According to tradition, her parents built a raft on the Ohio and moved down the river. Her Indian father was now very old and remained on the raft, while Frances drove the cattle and ponies on the bank. One day she found an Indian lying on the ground, shot through the side by the whites, and was unable to rise. He was a Miami. She stopped the raft and carried him on board. The old Indian doctored the young Miami for several months, till he was able to hunt, when he supplied them with provisions with his gun. As soon as he thought he had paid his doctor bill by hunting, he said to the old Indian that he wished to return to his people. But She-pan-can-ah, for such was his name, was a brave Indian and a good hunter, and the old Indian could not think of him leaving. He said that he might have his white daughter for his wife. But he could not be prevailed upon to remain. He with Frances Slocum went up among the Miamis east of Ft. Wayne somewhere. After the war of l812, they went down the Wabash and settled near the mouth of the Mississinewa river at Osage village, which at one time was the largest village of the Miamis. She-pan-can-ah soon became the chief of this village. They lived here a number of years, and then went up the river about five miles and founded a small village. The old chief was now quite old and could not hear, and the place was called Deaf Man's Village.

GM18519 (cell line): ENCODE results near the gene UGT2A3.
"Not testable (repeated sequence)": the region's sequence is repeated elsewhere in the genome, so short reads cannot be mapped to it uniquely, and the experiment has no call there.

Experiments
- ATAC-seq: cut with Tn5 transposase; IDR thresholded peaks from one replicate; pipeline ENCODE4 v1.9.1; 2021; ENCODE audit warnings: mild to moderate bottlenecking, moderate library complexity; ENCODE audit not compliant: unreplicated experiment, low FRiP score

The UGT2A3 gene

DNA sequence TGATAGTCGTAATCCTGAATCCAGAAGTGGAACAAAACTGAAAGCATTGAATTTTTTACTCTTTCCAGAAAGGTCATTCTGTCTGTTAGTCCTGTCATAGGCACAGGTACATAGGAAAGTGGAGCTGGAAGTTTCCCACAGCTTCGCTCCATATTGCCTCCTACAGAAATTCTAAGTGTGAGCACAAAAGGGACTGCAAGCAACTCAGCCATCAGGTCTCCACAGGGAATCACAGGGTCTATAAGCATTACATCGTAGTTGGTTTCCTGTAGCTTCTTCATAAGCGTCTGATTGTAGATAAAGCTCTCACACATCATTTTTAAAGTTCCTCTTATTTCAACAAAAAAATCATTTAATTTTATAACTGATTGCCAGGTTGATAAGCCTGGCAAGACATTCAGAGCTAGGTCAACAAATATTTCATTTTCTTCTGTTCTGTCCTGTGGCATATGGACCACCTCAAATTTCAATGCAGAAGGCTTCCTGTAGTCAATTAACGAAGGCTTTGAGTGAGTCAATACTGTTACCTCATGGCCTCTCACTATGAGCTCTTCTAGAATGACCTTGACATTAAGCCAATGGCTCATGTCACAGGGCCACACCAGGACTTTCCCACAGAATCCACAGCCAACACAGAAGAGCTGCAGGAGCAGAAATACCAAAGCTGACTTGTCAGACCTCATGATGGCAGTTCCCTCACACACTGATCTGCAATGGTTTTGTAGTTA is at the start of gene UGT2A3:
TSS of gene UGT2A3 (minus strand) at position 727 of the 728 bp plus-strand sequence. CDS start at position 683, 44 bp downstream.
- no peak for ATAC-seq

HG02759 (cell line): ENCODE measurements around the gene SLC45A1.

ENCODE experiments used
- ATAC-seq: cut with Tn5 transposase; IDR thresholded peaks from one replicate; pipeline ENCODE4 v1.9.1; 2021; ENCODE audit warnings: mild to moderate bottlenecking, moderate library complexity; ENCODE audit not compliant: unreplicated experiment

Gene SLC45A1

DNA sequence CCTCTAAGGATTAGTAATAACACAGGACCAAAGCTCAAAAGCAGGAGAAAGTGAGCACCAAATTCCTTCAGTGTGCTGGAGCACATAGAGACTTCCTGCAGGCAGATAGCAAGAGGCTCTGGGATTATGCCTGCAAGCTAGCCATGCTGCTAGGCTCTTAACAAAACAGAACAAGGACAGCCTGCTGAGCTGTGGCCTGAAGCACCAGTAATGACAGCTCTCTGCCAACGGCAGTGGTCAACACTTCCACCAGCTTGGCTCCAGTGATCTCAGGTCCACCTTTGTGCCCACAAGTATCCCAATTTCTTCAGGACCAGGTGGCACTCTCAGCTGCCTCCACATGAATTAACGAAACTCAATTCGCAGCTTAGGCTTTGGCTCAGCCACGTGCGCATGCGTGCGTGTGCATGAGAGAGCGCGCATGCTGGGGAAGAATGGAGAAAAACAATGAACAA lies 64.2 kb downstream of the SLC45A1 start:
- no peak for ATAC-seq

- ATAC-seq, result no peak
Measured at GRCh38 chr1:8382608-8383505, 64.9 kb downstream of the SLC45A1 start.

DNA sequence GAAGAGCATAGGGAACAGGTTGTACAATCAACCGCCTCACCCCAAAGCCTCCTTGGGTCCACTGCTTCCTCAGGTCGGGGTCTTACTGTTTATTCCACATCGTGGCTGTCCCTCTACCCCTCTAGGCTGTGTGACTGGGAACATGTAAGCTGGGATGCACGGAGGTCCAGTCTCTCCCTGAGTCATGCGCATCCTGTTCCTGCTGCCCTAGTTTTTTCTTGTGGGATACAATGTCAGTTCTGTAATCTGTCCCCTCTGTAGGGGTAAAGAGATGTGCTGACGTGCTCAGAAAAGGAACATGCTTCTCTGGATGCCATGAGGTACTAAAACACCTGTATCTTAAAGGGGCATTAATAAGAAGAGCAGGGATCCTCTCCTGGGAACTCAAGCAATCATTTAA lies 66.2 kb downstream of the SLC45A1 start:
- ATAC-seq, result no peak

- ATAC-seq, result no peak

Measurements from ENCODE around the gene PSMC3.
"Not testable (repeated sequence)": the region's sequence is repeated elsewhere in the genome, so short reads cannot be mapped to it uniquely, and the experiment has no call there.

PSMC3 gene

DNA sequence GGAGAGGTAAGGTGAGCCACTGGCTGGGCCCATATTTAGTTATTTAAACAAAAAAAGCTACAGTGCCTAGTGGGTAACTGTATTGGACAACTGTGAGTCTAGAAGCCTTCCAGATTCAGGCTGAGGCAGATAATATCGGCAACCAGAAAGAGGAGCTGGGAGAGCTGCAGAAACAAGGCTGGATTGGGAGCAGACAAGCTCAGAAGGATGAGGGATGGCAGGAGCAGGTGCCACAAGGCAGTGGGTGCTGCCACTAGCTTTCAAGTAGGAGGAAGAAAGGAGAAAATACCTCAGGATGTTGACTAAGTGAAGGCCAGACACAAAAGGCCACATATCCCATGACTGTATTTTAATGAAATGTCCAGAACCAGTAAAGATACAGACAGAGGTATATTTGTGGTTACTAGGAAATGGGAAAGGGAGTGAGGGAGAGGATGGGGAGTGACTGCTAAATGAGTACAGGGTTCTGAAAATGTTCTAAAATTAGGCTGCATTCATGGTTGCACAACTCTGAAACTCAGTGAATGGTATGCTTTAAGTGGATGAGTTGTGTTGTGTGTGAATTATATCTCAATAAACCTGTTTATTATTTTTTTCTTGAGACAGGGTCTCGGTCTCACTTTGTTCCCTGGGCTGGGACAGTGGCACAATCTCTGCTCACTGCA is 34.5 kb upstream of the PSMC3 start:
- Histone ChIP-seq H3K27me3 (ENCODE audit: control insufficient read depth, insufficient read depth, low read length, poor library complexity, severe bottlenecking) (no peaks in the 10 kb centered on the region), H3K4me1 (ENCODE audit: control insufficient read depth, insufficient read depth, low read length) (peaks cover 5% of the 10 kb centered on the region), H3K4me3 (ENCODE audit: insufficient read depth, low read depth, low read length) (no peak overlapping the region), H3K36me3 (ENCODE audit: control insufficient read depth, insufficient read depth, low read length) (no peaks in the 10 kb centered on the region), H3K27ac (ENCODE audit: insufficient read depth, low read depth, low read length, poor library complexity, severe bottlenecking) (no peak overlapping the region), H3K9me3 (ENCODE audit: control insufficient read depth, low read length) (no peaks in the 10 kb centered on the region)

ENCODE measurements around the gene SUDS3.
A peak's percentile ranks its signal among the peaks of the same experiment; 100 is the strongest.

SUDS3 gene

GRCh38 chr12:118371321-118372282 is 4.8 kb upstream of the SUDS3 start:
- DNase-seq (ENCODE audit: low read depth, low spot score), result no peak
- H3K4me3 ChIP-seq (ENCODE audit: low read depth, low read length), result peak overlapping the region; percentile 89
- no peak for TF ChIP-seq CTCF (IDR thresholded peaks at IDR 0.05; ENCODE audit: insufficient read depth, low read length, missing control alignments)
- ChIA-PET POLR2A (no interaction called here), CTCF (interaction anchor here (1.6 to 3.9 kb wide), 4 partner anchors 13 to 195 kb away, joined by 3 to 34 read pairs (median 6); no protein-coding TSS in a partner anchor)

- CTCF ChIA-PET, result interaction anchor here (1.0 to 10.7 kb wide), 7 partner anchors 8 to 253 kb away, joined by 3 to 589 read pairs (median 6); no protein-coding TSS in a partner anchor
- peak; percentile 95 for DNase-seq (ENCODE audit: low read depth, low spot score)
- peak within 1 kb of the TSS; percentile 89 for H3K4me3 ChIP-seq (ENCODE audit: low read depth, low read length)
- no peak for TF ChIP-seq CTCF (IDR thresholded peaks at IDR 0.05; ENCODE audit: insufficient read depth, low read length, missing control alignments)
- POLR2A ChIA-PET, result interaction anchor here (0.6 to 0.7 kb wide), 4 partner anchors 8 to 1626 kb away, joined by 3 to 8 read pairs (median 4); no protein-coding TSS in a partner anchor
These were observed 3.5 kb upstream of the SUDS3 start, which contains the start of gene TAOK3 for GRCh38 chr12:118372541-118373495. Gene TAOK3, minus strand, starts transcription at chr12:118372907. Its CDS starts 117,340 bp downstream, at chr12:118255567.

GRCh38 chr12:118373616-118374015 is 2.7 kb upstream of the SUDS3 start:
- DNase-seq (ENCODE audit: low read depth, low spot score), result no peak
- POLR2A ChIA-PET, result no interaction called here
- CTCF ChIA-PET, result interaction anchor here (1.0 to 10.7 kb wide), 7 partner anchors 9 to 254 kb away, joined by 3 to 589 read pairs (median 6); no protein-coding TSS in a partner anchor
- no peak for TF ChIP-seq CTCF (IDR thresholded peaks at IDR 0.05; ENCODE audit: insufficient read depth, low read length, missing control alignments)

George W. Ewing, an extensive Indian trader, who had acquired the languages of several tribes, made frequent journeys among the Indians. He, and his brothers, owned several trading posts along the Wabash. They had a very large one at Ft. Wayne and one at Logansport. George W, made his home at the latter place. One day in the fall of 1835, while returning from Ft. Wayne to his home, he was benighted at Deaf Man's Village. He asked the hospitality of a respectable Indian home. He was received with great kindness and all strove to make him comfortable. The mistress of the house was a venerable old lady to whom great reverence was paid by all the family of children and grandchildren. Ewing was weary, and after some refreshments lay down in one corner of the room on some skins and blankets. The family soon retired with the exception of the old lady, who was attending to some household duties for the night. The great Indian trader could not sleep and tossed about on his bed of furs. The venerable head of the family, as she moved about him attracted his attention. The color of her hair and the complexion of her skin led him to suspect that she had been made a captive in her childhood. Her dress, manners, and style indicated a thorough Indian, and it took a shrewd observer to detect that she was anything else. The trader began a conversation with her in the Miami language. He asked her if she was not a white woman. She replied that she was no Indian. She was at first very reluctant to say anything; for many years she was afraid that she might be discovered and taken back to civilized society. But she was then very old and had been suffering of some sickness, and reflecting that she had but a short time to live, she was induced to tell her story. She had forgotten her mother tongue, did not know her name, but thought it was Slocum and that her father was a Quaker. She said that she was captured when a child, that they lived on a great river near a fort.